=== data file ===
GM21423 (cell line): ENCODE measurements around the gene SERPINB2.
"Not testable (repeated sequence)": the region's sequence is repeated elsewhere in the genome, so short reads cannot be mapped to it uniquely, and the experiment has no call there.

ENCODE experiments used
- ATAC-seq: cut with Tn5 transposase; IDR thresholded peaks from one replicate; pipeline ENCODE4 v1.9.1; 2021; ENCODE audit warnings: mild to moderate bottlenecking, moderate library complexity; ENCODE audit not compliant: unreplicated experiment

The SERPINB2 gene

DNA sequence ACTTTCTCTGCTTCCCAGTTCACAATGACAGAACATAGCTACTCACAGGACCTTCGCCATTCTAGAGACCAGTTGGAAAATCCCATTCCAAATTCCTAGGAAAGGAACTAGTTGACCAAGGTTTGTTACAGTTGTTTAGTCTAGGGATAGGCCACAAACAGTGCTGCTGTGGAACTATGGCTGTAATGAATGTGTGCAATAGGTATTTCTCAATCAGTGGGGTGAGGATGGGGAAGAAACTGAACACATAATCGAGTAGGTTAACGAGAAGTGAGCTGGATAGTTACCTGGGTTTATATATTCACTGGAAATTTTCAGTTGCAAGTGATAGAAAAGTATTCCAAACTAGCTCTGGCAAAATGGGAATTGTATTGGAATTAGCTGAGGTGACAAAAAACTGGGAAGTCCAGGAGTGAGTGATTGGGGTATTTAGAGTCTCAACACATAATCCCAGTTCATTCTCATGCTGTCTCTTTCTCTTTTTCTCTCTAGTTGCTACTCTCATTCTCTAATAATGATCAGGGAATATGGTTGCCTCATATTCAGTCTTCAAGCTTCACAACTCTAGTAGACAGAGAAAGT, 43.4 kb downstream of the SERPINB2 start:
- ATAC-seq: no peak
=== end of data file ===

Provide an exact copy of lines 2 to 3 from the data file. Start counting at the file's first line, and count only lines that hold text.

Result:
"Not testable (repeated sequence)": the region's sequence is repeated elsewhere in the genome, so short reads cannot be mapped to it uniquely, and the experiment has no call there.

ENCODE experiments used